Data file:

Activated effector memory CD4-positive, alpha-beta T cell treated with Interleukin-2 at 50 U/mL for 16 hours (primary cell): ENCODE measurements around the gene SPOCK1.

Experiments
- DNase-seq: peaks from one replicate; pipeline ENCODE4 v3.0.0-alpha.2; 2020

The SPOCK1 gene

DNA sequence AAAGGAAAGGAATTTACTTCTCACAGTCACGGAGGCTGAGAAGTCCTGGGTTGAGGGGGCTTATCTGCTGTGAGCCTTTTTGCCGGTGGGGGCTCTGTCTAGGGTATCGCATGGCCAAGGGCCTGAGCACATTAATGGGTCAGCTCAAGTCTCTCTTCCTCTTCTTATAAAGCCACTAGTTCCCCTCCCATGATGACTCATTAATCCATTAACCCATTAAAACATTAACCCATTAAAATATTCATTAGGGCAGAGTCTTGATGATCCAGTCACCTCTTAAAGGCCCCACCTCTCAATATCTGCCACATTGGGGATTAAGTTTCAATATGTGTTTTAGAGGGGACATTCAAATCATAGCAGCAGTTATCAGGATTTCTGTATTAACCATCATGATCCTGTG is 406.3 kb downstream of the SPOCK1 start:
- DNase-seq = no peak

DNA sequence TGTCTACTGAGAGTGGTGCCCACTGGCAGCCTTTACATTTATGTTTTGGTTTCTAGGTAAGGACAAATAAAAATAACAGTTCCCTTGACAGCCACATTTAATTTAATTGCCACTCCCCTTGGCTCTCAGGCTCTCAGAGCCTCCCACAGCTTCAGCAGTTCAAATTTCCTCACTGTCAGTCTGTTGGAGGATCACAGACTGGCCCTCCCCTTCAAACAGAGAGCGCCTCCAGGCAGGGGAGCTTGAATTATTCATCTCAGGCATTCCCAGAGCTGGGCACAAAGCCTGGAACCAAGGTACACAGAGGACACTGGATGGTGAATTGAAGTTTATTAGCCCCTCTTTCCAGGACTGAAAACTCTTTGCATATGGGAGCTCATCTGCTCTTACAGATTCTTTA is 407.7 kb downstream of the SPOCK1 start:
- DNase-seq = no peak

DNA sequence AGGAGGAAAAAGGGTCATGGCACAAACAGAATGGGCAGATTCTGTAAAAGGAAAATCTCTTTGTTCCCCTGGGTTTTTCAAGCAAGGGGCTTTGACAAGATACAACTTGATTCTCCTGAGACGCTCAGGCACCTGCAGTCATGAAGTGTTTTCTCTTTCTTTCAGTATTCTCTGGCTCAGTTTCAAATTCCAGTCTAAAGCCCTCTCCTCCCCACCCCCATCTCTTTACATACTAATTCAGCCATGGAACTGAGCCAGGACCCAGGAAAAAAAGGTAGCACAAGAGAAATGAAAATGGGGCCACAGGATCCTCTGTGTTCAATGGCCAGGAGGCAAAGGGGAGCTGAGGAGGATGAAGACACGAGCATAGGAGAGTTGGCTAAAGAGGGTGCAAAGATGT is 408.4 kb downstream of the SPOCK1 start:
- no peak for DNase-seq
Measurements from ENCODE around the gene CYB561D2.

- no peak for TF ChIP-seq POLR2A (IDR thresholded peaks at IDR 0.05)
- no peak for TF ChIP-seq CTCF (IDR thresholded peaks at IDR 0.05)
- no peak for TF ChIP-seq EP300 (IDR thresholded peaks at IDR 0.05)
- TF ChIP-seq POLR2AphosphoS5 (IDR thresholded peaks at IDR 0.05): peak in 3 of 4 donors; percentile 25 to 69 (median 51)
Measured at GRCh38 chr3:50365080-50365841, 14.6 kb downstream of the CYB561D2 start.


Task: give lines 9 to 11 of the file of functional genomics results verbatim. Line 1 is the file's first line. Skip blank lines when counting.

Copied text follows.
DNA sequence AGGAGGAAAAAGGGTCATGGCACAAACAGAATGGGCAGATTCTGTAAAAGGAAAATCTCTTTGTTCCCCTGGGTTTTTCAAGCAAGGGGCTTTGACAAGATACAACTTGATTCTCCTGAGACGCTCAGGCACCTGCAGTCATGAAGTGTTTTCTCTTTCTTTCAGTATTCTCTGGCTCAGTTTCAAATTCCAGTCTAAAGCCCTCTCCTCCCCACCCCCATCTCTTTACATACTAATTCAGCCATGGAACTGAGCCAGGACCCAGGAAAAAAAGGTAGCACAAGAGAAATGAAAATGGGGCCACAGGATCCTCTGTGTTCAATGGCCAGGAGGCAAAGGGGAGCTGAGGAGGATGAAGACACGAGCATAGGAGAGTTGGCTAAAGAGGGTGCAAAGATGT is 408.4 kb downstream of the SPOCK1 start:
- no peak for DNase-seq
Measurements from ENCODE around the gene CYB561D2.